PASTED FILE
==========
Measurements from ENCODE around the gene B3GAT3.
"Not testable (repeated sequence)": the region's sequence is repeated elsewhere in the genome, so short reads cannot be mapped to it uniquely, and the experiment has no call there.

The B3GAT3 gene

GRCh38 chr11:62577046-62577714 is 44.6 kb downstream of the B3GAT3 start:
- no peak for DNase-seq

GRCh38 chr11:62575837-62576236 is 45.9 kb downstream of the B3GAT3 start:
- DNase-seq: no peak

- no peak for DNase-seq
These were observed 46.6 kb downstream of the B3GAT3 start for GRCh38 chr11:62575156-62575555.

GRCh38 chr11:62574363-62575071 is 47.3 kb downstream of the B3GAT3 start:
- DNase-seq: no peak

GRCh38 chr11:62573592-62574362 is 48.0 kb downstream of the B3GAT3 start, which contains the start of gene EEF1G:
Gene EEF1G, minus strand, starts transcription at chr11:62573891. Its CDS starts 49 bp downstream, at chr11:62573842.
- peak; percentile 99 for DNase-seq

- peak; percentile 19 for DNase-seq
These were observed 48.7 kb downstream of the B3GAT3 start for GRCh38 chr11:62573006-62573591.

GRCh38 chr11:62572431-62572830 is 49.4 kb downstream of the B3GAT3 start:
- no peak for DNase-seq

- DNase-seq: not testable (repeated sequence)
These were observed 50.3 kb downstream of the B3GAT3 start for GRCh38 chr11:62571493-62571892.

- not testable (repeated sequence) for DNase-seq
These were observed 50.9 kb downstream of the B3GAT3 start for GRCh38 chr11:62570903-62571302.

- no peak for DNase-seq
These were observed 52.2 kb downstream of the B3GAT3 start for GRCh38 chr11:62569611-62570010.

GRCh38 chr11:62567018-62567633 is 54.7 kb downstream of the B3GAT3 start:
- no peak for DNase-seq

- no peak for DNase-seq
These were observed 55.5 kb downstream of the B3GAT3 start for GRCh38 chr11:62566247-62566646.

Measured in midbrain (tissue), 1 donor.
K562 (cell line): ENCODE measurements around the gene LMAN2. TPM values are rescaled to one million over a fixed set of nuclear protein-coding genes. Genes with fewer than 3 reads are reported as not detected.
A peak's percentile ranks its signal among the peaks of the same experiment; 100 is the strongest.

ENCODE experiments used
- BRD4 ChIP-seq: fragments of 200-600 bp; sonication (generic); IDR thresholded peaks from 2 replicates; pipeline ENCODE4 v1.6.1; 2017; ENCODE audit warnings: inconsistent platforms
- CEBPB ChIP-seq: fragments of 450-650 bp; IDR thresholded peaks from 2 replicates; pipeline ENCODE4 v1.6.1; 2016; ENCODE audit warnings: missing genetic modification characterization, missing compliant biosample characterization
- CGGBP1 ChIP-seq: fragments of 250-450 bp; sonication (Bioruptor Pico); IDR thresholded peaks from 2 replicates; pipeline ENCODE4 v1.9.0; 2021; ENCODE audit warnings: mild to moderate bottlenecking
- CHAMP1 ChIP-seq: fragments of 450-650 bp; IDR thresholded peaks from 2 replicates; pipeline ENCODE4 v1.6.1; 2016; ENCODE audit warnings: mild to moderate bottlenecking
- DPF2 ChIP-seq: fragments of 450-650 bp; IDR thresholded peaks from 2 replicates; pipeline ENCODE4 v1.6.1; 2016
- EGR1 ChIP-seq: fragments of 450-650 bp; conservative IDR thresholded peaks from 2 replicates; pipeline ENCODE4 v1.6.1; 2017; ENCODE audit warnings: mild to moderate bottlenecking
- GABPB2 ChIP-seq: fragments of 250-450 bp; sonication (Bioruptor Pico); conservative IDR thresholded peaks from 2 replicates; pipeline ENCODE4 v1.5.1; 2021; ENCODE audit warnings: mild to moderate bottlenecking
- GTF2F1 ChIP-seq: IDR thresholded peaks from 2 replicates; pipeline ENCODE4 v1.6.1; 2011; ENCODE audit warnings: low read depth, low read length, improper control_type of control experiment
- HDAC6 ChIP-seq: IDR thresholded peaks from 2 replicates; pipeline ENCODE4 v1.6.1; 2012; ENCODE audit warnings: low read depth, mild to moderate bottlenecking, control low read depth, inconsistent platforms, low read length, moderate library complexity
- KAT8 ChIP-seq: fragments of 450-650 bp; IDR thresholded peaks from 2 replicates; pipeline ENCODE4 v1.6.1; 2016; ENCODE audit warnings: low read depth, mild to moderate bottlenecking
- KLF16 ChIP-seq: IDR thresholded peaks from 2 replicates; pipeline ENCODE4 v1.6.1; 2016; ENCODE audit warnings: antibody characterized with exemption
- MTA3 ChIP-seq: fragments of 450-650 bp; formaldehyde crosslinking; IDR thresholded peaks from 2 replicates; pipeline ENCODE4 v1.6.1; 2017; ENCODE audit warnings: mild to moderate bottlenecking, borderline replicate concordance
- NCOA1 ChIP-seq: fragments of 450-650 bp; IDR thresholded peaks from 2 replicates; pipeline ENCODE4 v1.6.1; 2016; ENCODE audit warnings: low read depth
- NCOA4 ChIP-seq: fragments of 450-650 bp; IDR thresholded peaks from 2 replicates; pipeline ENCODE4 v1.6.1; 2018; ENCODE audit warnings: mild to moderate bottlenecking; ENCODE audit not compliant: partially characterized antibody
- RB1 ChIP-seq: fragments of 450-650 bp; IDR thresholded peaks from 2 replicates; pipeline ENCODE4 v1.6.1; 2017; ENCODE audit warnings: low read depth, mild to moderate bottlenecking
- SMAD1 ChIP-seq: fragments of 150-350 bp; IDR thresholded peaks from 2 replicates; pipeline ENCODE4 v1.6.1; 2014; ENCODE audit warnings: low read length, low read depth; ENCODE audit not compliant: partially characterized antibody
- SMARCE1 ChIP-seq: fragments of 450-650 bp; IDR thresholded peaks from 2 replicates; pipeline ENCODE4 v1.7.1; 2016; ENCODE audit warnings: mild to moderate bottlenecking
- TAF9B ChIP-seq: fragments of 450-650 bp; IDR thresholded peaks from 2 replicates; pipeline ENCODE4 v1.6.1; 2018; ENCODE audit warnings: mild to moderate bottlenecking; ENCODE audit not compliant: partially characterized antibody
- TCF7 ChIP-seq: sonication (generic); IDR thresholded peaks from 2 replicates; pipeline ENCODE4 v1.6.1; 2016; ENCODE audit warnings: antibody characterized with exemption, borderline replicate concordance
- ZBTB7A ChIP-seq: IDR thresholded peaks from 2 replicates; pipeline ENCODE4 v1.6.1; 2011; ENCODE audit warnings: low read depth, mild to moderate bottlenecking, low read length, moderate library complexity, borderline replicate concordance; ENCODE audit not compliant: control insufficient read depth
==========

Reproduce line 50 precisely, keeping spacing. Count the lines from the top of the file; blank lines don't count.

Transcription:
- TAF9B ChIP-seq: fragments of 450-650 bp; IDR thresholded peaks from 2 replicates; pipeline ENCODE4 v1.6.1; 2018; ENCODE audit warnings: mild to moderate bottlenecking; ENCODE audit not compliant: partially characterized antibody